We get in conversation with Maati Baani, a world music band formed by Kartik Shah and Nirali
Kartik which routinely collaborates with musicians from all over the world to create some fantastically
cultural music videos.
How did you come up with the idea for the Maati Baani?
Maati Baani literally means “The language of earth”. As musicians we did not want to keep the compositions to ourselves. It is our love for different music from various cultures and lands that brought us together. We always wanted our music to be collaborative and not limited to any one genre. It gives us an opportunity to explore world music and sounds that are still rooted in tradition. The core idea behind Maati Baani is to keep Indian Classical music as a protagonist among various other sounds, cultures, languages and voices of the world.
What were some of the challenges you faced?
As interesting as it is, collaborating with different artists around the globe is not at all an easy task. Even once the artist has expressed full enthusiasm, sometimes it doesn’t work out because their schedules might be busy during the timeframe in which we need their material. Once they are on board, another challenge is to match their schedules and timelines with ours.
The other major challenge is that we have a huge database from the artists. Editing and shuffling their parts to blend it in and make it sound effortless can be termed as a challenge but in the end, this is what we strive to achieve and overcoming these challenges is what we enjoy the most.
What, according to you is the future of Indian and international music?
In these times of turmoil, music is a healing touch. Today, the power of technology has opened more doors, connecting some immensely talented musicians to co-create music. What seemed impossible a few years ago has now become possible! MaatiBaani’s new series is one good example where we have co-created music through technology.
Can you tell us a little more about your new music season?
Our new series is one of a kind. We are taking global music to another level and coming up with a digital musical series done entirely through online collaboration. It features more than 70 artists across 20 countries. The 1st season is set to be released in Dec, 2015 and we are working with the post-production for the same, setting minor details in place and assembling the songs. We bet it’ll be worth the wait.
Which were some of the most exciting collaborations for you personally?
It has to be Rang Rangiya which was an Indo-Pak collaboration released on the Independence Day of both the nations in 2014. Historically, we were a same country and we still are, only separated by borders. India and Pakistan has always shared a strained relationship, so what could have been better than a musical offering of love, peace and friendship.We believe, music is the most celebrated art form all over the world so why not use it for the greater good.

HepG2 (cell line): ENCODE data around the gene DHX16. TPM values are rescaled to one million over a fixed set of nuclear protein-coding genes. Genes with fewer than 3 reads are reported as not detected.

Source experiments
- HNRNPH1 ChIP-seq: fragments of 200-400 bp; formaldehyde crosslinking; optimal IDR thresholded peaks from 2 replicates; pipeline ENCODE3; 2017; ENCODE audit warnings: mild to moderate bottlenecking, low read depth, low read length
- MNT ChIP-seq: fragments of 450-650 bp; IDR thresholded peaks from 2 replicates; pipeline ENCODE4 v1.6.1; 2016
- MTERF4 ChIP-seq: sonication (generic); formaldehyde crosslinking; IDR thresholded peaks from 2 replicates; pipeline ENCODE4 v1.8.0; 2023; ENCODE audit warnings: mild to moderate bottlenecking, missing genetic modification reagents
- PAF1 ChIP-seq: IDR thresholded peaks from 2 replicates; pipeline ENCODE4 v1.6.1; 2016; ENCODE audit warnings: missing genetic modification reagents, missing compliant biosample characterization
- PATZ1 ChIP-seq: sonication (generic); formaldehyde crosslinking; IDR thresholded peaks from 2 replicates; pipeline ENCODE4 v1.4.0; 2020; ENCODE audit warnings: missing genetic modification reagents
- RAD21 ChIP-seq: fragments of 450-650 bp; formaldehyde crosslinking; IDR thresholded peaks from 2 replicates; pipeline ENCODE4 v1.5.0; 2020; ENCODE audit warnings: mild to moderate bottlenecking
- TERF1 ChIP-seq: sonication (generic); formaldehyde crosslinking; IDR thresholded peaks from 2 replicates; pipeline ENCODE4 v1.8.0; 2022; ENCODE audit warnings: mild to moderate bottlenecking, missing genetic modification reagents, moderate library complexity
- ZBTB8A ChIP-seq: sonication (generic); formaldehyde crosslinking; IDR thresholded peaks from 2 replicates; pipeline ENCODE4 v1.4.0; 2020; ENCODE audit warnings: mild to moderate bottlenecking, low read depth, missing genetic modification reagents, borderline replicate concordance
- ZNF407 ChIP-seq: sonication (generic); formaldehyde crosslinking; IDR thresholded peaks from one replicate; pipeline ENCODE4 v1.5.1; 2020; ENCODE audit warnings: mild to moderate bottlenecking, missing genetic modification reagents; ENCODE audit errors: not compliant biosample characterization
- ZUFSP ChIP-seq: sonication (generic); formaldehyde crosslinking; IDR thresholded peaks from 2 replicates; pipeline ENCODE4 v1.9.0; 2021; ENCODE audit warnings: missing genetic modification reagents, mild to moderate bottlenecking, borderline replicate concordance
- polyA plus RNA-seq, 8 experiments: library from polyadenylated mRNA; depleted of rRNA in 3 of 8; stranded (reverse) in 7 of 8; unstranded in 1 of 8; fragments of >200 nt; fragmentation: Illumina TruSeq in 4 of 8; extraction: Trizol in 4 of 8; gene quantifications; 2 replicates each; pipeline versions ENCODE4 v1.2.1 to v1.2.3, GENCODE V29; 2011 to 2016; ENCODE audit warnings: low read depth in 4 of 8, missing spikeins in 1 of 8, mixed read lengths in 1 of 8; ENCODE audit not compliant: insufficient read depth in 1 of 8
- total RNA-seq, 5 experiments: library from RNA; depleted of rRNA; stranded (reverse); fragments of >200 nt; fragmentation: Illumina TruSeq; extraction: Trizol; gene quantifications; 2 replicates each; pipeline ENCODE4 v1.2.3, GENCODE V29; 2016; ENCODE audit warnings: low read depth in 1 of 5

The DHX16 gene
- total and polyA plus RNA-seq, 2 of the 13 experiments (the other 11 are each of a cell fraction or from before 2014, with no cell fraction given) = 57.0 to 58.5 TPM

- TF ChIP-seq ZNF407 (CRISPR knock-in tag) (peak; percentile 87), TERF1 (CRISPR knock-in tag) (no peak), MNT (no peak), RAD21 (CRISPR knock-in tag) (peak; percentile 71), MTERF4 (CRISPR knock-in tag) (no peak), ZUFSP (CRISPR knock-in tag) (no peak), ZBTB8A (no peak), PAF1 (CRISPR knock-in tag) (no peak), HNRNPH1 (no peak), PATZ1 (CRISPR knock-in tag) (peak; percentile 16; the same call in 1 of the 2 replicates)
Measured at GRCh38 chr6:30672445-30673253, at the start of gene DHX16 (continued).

The Father-Son Percussionist Duo
Legendary percussionist Taufiq Qureshi and his son Shikhar Naad talk to us about their love for percussion and the legacy of their prestigious family.
Son to the legendary Ustab Alla Rakha and brother to Ustad Zakir Hussain, Taufiq Qureshi can certainly be called the pioneer of djembe in India. Being rooted in his background of Indian classical music, he diversified completely by introducing the African instrument to India and opening up the Indian audiences, even the non-tabla listeners, to his father’s incomparable legacy. He is now passing on his own legacy to his son, Shikhar Naad, who is an exceptional djembe player himself. We talk to this inspirational father-son duo about their exceptional heritage and their love for percussion.
It has been a long career for you, Mr. Qureshi. What would you say are your favourite highlights of your journey so far?
One of the highlights of my journey was the release of RHYDHUN in 2000 which was a landmark album for me because it pivoted me right top there among some well known percussionists in the world. Apart from the many concerts I did through my career, the first time I did my Djembe solo, which is an African instrument on which I defined the repertoire of all my father’s knowledge of the tabla. The first time I performed such a solo was in 2009 at the Shyamukananda Hall, where I played in front of a stalwart of artists. It was a defining point in my career. Another highlight was during one of my visits to the U.S when I was playing the djembe and after my performance a lot of percussionists who were djembe and congo players came up to me and appreciated my work and asked me about the technique I was using.
How did you come up with the idea for Mumbai Stamp?
When I was returning back from one of my visits to Singapore, on my way home I got the strong stench that Mumbai offers and saw the garbage filled roads. I went back to my students and asked them to go to their area, collect any garbage cans that produce sound and make music. At that time I was working on my album called Bombay Fever and I wanted to do something that would showcase the spirit of Mumbai which I composed using all the kachra we collected in the studio and that’s how Mumbai Stamp was born in 2006. The main aspect of Mumbai Stamp is to work on trash which is not bought but collected.
Mr. Naad, what according to you is the best thing about performing with your father?
The best thing about working with my father is that there’s always something new to learn, something new to experience and look forward to and that’s something you don’t get with many people. There aren’t many challenges as such, but I always try to please him and hope that he likes my work. It’s not at all stressful as he lets his students be what they want to and he lets us experiment so there’s no pressure.
What can we look forward to in the future from the two of you as a father-son duo?
We are focusing on releasing an album solely on our djembe playing, with the repertoire of the tabla. We will continue performing live as well.
Volume 5 Issue 6